Iran Supreme Leader Ayatollah Ali Khamenei calls Trump a 'clown,' defends Iran's military

Supreme Leader Ayatollah Ali Khamenei called President Donald Trump a "clown" as he defended Iran's military after it mistakenly shot down a Ukrainian passenger plane, in a relatively rare public address that came as he led Friday prayers in Tehran.

The last time Khamenei delivered a sermon to a crowd during Friday prayers was in 2012, on the 33rd anniversary of Iran's Islamic Revolution. The supreme leader called for "national unity" and described Iran's accidental downing of Ukraine International Airlines Flights 752 as a "bitter" tragedy, but one that should not overshadow the "sacrifice" of one of its top commanders, killed in a U.S. drone strike in Iraq days earlier.

Iran's Revolutionary Guards Corp shot down Ukraine's jetliner just hours after Iranian missiles targeted U.S. forces on two bases in Iraq, which was retaliation for the Trump administration's killing of Iran's Gen. Qasem Soleimani near Baghdad on Jan. 3.

All 176 passengers and crew aboard Ukraine's commercial plane were killed. No one died in Iran's strikes on U.S. troops in Iraq. However, the Pentagon said late Thursday at least 11 Americans were injured. Trump said in an address to the nation on Jan. 8 that "no Americans were harmed in last night’s attack by the Iranian regime. We suffered no casualties, all of our soldiers are safe, and only minimal damage was sustained at our military bases."

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In his address Friday, Khamenei lashed out at Trump and the U.S., calling Soleimani's killing a "cowardly act" while Iran's response had "dealt a blow to America's image" as a great power. He reiterated his vow to force U.S. troops out of the region. About 62,000 American military personnel are spread across the broader Middle East on land and sea from airfields in Turkey to a large naval base in the Gulf state of Bahrain.

Iranian authorities initially denied shooting down Ukraine's plane, but later did an about-face after mounting international pressure. Earlier in the week, Iran announced it had made arrests in connection with the incident, but provided no further details.

Middle East tensions: Iran claims revenge for Soleimani. U.S. Navy is still a target

A senior Iranian air force commander previously publicly acknowledged that a member of Iran's military under his command fired a missile at the plane thinking the country was under attack from U.S. forces after the strike in Iraq. Amirali Hajizadeh said at a briefing in Tehran on Jan. 11 that the man who fired the missile had just 10 seconds to make a decision. "Unfortunately, he made a bad decision," the aerospace division chief said.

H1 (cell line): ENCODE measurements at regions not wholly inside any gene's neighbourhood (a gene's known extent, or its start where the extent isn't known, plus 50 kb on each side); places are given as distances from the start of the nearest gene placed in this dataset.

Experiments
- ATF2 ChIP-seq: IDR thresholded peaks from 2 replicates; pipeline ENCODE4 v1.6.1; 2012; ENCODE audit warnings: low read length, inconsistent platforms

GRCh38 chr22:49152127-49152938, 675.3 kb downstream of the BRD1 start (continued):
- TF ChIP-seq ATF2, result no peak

In Washington, the State Department announced yet another step in its campaign to squeeze Iran economically and politically. Brian Hook, the special representative for Iran, said the U.S. would blacklist a top Iranian general who he accused of overseeing a massacre that killed more than 100 Iranian protesters last fall.

Hook said the Iranian general “oversaw the massacre of 148 helpless Iranians in the Mahshahr region” of Iran in November. The New York Times reported that members of Iran’s Revolutionary Guard Corps surrounded the demonstrators in a marsh and gunned them down.

Hook said the State Department was able to verify the account through videos and other information submitted through a tip line the agency set up when the regime began cracking down on protests last year.

Hook said Iran’s leaders are under intense domestic pressure, noting the widespread protests that have unfolded in the wake of the government’s admission that it downed the Ukrainian jet.

“The Iranian regime is facing a crisis of legitimacy and credibility,” Hook said. “We expect that to deepen in 2020.”

Tensions between Iran and the U.S. have intensified following the Trump administration's exit from a nuclear accord involving Iran and world powers. Since the U.S. exit, Tehran has slowly taken steps to diminish its commitment to the agreement and Washington claims it is responsible for a series of attacks in the Persian Gulf on international oil tankers as well as energy-related infrastructure in Saudi Arabia.

Khamenei accused Washington of "lying" about its support for Iran's people and said the U.S. government would willingly "stab them with their poison dagger." He also struck a defiant tone over the Revolutionary Guards Corps' decision to shoot down the Ukrainian plane, saying the unit had "maintained the security of Iran."

Iran's supreme leader, who has the final say on Iran's domestic and international affairs, added: "Our enemies were as happy about the plane crash as we were sad. "(They were) happy they found something to question our Guard and armed forces over."

Contributing: Deirdre Shesgreen

This article originally appeared on USA TODAY: Iran's Supreme Leader Ayatollah Ali Khamenei calls Trump a 'clown'